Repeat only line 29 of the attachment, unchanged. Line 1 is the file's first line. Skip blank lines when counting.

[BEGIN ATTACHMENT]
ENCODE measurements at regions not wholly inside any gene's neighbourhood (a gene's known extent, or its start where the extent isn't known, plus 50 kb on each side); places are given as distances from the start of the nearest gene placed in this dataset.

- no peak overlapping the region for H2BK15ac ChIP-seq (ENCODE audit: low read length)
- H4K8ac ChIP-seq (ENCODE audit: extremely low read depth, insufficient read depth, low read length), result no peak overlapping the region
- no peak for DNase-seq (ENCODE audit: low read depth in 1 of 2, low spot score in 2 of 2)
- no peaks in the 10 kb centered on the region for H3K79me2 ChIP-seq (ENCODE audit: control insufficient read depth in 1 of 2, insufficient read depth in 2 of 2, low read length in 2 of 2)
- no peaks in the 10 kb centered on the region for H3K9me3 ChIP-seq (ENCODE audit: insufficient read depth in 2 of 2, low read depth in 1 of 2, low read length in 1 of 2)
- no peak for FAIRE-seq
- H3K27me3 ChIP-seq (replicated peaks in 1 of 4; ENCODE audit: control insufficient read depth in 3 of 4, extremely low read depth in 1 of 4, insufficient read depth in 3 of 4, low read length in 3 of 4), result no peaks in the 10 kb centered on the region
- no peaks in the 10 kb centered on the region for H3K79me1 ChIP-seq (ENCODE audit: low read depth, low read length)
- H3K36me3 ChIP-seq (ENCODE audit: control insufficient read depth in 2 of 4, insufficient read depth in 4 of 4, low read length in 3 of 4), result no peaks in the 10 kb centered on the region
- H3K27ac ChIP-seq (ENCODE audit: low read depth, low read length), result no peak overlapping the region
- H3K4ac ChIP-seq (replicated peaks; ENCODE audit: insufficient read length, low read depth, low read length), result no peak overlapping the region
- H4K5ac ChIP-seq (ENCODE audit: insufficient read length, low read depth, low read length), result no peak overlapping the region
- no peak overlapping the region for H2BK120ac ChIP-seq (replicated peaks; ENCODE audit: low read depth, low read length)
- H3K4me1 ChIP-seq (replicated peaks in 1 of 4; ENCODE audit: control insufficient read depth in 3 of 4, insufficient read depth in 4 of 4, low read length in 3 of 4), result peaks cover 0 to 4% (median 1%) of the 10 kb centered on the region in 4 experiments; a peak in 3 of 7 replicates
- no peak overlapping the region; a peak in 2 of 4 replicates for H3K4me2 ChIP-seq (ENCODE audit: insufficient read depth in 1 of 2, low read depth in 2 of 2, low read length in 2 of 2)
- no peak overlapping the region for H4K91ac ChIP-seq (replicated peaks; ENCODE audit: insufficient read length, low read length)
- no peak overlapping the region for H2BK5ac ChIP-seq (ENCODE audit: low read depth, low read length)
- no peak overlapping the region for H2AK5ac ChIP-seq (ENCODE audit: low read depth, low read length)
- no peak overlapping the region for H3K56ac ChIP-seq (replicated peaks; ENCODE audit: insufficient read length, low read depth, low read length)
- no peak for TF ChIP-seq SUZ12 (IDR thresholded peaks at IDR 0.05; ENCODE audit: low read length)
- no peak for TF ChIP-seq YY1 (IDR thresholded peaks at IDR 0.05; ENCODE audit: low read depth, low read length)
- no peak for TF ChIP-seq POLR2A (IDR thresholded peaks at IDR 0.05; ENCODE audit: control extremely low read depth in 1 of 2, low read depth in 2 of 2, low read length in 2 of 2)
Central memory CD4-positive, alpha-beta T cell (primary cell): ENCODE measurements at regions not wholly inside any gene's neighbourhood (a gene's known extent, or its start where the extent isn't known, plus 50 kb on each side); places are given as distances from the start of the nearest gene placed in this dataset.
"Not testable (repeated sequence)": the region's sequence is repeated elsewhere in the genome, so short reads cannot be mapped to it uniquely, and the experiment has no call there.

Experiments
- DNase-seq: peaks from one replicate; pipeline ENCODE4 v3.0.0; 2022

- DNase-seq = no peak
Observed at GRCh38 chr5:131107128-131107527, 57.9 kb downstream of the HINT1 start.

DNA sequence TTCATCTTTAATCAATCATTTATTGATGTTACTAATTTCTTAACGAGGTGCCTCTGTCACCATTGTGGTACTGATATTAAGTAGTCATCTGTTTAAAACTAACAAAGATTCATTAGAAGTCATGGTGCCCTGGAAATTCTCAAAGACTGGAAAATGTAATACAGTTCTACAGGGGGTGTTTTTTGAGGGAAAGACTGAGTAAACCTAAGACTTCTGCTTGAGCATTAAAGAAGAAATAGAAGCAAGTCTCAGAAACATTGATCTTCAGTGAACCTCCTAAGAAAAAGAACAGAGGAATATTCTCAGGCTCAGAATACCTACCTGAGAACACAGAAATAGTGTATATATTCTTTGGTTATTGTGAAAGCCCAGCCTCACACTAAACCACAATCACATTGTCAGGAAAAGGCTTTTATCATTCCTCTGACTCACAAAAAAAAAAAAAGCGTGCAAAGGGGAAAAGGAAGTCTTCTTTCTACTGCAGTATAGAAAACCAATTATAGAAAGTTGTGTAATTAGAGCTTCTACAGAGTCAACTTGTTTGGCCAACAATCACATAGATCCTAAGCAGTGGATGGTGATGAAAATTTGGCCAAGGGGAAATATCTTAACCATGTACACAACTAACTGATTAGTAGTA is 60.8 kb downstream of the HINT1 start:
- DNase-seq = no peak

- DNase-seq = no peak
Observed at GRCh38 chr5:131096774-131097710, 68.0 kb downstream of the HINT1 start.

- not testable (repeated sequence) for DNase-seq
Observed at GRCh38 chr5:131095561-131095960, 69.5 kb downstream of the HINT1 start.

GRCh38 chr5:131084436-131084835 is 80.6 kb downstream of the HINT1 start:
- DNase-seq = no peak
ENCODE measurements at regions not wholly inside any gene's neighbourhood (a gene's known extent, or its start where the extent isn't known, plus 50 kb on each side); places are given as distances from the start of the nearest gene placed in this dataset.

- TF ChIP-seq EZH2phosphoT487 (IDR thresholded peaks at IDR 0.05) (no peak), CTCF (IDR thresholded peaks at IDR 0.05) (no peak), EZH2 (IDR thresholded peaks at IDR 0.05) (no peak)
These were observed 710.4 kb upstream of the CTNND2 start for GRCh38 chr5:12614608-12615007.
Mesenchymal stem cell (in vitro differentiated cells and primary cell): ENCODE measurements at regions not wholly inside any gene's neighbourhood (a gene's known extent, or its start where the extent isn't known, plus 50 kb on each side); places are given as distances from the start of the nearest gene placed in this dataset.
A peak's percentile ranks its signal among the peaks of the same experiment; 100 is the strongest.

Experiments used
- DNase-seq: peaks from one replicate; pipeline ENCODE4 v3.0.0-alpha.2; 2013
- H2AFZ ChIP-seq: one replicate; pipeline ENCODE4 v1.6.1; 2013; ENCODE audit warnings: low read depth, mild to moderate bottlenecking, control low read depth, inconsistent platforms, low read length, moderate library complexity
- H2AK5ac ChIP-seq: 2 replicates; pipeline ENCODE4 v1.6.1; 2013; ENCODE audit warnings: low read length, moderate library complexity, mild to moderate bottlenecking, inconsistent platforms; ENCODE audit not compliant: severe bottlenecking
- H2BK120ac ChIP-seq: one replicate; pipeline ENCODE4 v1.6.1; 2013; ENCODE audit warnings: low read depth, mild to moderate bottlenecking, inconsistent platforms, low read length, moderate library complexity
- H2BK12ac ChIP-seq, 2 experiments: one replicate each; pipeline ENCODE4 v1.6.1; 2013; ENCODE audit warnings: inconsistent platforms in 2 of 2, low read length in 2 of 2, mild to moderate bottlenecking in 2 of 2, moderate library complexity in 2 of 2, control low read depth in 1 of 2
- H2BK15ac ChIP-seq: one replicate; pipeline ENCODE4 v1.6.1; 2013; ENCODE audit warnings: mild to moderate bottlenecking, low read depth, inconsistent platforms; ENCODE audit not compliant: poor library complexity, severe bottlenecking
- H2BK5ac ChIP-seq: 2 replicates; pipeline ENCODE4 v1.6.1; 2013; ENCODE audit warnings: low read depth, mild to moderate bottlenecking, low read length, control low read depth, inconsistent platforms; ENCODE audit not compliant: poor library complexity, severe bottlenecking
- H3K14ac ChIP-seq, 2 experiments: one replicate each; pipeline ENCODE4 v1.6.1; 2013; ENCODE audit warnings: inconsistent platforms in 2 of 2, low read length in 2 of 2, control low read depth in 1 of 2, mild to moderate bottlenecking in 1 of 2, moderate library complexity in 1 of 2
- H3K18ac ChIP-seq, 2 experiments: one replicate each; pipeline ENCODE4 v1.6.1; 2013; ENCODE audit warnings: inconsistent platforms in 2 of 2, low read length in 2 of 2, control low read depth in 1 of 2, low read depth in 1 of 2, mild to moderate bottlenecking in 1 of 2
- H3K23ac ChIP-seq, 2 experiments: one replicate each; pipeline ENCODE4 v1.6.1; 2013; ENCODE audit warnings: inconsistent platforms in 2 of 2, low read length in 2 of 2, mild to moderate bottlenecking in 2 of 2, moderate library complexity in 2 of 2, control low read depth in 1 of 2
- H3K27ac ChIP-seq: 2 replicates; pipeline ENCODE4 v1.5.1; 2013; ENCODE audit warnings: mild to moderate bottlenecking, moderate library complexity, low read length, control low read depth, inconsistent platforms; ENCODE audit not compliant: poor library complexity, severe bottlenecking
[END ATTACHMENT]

Observed at GRCh38 chr5:131107128-131107527, 57.9 kb downstream of the HINT1 start.